In addition, the Lapiduses’ unreasonable refusal to eliminate, at little cost, the leakage from their air conditioner (which was causing damage to the apartment below and the ensuing litigation) unnecessarily burdened the co-op with yet additional litigation. The Lapiduses did not cite any authority which suggested that it was against public policy for a co-op to determine that a shareholder’s tenancy should be terminated as undesirable where, over a 12-year period, the shareholder refused to remove a nuisance, repeatedly withheld rent without legal justification and caused the co-op to engage in almost constant litigation.

The Lapiduses also argued that the shareholder vote on the resolution terminating their tenancy was illegal because, in violation of Business Corporation Law Section 609(3), the board agreed that the co-op would indemnify and hold harmless any shareholder who voted in favor of the resolution against any claims thereafter asserted by the Lapiduses.

The court decided that this argument was also without merit. Section 609(3) provides that a shareholder shall not sell his vote to any person for a sum of money or for anything of value. This provision merely prohibited a shareholder from obtaining a profit in exchange for his vote. In this respect, a shareholder did not profit from being indemnified against any claim arising out of his or her vote and, by offering such indemnification, the board did not provide an incentive to vote in favor of the resolution. Rather, it merely eliminated a disincentive. Thus, the court held that the board did not act in violation of section 609(3). The court therefore found that the co-op was authorized to terminate the Lapiduses’ tenancy on the asserted grounds.

As to bad faith, the Lapiduses argued that the co-op had discriminated against them by using their installation of an air conditioner as a basis for terminating the lease when, in fact, other apartments in the building had installed air conditioners without permission to do so. Irrespective of whether other tenants had installed air conditioners without prior permission, it was entirely proper, the court said, for the co-op to partially base its decision to terminate the Lapiduses’ lease on their refusal to remove the air conditioner when it was found to have caused water damage, their exposure of the co-op to further litigation, and their failure to comply with the settlement stipulation.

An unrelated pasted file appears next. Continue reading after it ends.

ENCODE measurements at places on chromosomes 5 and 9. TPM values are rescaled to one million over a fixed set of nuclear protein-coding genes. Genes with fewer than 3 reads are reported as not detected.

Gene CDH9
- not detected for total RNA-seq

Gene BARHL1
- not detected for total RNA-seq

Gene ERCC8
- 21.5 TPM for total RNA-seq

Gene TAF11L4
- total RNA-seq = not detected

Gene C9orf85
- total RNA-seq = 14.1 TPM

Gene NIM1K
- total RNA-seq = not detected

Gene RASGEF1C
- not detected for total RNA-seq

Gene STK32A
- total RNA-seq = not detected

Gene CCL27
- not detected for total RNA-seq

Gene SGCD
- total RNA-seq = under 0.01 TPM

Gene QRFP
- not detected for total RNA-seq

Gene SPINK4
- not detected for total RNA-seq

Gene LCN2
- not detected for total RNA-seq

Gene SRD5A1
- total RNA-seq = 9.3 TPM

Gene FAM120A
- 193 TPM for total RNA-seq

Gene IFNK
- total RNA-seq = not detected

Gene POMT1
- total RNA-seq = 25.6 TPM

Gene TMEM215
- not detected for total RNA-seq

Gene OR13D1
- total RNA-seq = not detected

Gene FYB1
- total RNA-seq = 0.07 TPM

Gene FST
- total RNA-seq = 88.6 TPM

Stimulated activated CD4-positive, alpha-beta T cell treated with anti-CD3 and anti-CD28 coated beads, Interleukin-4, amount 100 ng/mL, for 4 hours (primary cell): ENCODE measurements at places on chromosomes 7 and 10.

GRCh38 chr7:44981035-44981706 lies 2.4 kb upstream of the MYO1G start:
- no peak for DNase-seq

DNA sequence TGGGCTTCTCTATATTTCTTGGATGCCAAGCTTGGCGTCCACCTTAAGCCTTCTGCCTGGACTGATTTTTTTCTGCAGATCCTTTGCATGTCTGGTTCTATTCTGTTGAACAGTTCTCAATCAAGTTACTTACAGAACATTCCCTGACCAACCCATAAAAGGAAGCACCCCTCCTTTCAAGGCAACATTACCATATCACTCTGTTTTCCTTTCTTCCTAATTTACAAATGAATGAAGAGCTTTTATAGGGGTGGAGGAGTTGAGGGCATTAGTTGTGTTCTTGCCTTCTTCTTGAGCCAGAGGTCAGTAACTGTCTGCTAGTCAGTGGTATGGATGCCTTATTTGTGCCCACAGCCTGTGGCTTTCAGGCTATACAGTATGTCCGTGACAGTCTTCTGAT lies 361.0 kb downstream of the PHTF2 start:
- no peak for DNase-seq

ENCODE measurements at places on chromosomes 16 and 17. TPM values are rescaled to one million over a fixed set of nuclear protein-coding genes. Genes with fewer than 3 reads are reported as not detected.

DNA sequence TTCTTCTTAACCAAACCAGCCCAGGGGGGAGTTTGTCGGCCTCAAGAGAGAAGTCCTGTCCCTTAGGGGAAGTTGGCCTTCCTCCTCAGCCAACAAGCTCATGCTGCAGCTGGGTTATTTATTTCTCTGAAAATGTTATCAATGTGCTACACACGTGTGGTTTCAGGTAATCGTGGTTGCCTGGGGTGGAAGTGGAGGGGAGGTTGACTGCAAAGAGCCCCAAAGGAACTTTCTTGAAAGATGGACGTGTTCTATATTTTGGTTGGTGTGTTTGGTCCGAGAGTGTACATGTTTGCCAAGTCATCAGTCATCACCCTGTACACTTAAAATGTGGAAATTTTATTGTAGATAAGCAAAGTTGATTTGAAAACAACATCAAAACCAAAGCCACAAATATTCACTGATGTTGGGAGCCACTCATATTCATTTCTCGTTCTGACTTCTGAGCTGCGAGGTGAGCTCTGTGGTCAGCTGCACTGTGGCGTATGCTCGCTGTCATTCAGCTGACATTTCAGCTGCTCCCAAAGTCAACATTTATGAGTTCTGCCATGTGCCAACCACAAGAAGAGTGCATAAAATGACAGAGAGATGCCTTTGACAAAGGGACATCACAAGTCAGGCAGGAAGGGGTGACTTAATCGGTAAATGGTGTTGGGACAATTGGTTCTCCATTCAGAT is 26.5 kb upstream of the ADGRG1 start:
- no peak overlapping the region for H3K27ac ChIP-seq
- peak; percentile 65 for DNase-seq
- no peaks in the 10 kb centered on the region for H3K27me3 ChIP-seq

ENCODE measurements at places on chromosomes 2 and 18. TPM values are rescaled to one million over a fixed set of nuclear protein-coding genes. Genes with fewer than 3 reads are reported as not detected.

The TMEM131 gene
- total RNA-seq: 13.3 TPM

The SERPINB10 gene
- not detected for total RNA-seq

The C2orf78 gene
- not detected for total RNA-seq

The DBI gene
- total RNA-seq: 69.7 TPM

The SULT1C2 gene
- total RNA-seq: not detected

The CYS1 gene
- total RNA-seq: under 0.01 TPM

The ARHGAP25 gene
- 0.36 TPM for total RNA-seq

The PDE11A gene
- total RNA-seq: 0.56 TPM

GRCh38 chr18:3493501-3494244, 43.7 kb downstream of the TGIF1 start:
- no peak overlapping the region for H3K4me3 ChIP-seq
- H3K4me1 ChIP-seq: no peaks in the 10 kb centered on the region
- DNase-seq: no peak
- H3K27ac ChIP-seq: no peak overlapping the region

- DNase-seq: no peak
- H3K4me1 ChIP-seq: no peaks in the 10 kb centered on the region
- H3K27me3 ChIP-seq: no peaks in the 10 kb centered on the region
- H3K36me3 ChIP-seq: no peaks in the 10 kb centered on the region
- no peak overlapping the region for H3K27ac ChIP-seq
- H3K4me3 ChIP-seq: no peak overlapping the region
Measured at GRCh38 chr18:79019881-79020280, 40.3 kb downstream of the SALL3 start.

Noting that the co-op had suggested that it may rent the Lapiduses’ apartment at a fair market price in excess of the monthly maintenance that would otherwise be charged, the Lapiduses also argued that the co-op’s termination of their lease was a bad faith attempt to obtain an apartment that might be used to increase the building’s revenue. There was, however, nothing in the record that indicated that the co-op’s reason for terminating the Lapiduses’ lease had anything to do with increasing the building’s revenue. The court therefore found that there was no evidence that the co-op’s termination of the Lapiduses’ lease was made in bad faith.

Finally, the court noted that a number of the arguments that the Lapiduses had made in support of their contention that the co-op’s actions were unauthorized and made in bad faith could also be interpreted as suggesting that the termination of their lease was not undertaken in furtherance of the co-op’s legitimate interests. Since the court had rejected these arguments and since the Lapiduses had not asserted any other arguments on this issue, the court found that the termination of the Lapiduses’ lease was undertaken in furtherance of the co-op’s legitimate interests.

Thus, all three prongs of the Business Judgment Rule were satisfied and the court was required to defer to the decision of the co-op to terminate the Lapiduses’ tenancy.

The Lapiduses, however, raised two procedural arguments against an order granting the plaintiff’s request for ejection. First, they argued that the co-op’s action was barred by the six years statute of limitations applicable to breach of contract claims because many of the grounds for terminating the lease occurred more than six years prior to the start of the action. The court said that the Lapiduses were mistaken. The termination of their lease was not based on their breach of contract but on the resolution finding that they were undesirable tenants. The cause of action for ejection accrued when the lease was terminated on June 15, 2005. The action was therefore timely.

The Lapiduses also argued that, by continuing its 2004 nonpayment proceeding against them after the termination of the lease on June 15, 2005 and obtaining a money judgment that included rent through the beginning of September 2005, the co-op waived its right to bring this action. The court said that it was true that the start of a nonpayment proceeding vitiates a holdover proceeding since the former acknowledges the continuation of a tenancy by seeking to enforce its terms whereas the latter requires a prior termination of the tenancy.